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I still think you've contributed to the instability of the fabric of spacetime, if only a little. Don't blame me when a Chesterfield sofa materializes in your office, that's all I'm saying. –  Igby Largeman Feb 7 '12 at 20:55
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@IgbyLargeman: I already have a Chesterfield in my office, actually. (And I note that you have outed yourself as probably being (like me) an English speaking Canadian; very few people in the world call sofas "Chesterfields" outside of English Canada.) –  Eric Lippert Feb 7 '12 at 21:08
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I had a feeling you might say that. I bet your office is sweet. I'm an English speaking Australian (but living one state south of you), but the Chesterfield reference comes to me from Douglas Adams. In Australia we just call it a couch. –  Igby Largeman Feb 7 '12 at 21:19

As you might know, there are several steps from C# code to the native code those are:

  • Compiling from C# to IL(bytecode)
  • JITting from bytecode to native code

C# does not have any control of the time when memory is allocated, what you call binding, this is entirely up to JIT. Getting this out of the way let's see what is in C#'s control. The byte code produced by C# has to adhere CLR EMCA standard. If we go to section 12.1.6.1 of Partition 1 we will see, that the standard defines that the local variable's home is in the method header. Since method signatures as a rule tend to show up in the beginning of a method in a listing, you get a (false) impression that they are bound upfront, which in fact may or may not be the case.

If you are however looking at the compiled native code, the result may vary from platform to platform. Historically allocating space on CPU stack for a local variable is done by a single CPU instruction of changing stack pointer. If you want to do it variable by variable then you will have many instructions, one per variable, which is less efficient. This is why, at least on x86 you are going to see that the space on CPU stack is allocated upfront.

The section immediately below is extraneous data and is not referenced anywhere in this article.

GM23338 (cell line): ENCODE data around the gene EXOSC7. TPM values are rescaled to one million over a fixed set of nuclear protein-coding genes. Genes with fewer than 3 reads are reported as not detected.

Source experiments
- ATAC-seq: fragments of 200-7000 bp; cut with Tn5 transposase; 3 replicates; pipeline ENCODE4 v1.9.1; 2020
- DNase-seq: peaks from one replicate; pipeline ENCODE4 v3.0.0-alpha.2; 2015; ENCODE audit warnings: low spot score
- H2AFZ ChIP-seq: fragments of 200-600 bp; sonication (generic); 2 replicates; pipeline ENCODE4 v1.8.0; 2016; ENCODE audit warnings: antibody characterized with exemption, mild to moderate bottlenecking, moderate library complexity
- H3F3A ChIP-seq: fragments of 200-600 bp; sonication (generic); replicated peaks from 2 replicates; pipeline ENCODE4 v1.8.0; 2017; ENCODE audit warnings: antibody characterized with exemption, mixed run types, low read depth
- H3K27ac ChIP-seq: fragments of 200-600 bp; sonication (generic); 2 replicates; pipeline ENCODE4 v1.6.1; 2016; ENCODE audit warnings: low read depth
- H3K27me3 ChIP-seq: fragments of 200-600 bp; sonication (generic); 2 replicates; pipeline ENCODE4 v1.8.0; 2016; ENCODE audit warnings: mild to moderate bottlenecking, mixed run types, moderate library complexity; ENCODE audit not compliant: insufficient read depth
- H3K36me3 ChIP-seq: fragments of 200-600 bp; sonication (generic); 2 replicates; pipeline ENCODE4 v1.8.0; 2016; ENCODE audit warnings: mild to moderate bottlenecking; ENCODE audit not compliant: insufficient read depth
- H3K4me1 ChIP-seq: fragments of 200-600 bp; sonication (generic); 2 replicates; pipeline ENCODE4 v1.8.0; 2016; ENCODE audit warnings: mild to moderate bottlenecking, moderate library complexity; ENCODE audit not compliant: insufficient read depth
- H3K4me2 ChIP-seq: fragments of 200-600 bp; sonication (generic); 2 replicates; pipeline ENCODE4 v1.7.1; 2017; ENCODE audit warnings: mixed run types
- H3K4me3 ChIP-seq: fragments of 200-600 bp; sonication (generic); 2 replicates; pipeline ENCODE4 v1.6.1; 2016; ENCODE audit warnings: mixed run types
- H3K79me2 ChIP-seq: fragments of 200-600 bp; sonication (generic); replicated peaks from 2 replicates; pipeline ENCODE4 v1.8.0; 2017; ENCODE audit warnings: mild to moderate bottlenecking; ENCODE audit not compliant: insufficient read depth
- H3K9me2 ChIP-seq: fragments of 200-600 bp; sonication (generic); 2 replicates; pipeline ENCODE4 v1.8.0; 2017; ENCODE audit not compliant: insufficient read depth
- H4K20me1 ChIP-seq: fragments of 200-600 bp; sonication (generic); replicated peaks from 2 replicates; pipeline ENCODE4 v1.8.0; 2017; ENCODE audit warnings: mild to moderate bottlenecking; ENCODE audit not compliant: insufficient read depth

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What should the compiler do if it finds something similar to:

 for (int i = 0; i < 1000; i++)
 {
     int j = .... //should the compiler set up space when it reaches this line? 1000 times?
 }

Besides I really think the cost of setting up space of locals is not a factor. If it gets to be then you are probably dealing with way too many locals in one single method and you are better off refactoring your code.

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Your question seems to based on a few assumptions:

  • The cost of setup is always going to be high
  • Setup is only going to happen a small number of times
  • The reference / value type at the CLR level always has a one to one mapping with the variable at the C# level

These may be true for your code but may not hold true for the majority of code out there.

The assumptions also seem to ignore the presence of underlying layers of the process that compile / interpret this down to machine code.

In short, the code you write in C# is an abstraction which relies upon IL which is another abstraction which relies upon the CLR which is another abstraction and so on.

For what it's worth, I have serious doubts about this decision ever having a significant impact on your application's performance ... but maybe the like of Eric Lippert ( http://blogs.msdn.com/b/ericlippert/ ) can share a more in-depth analysis.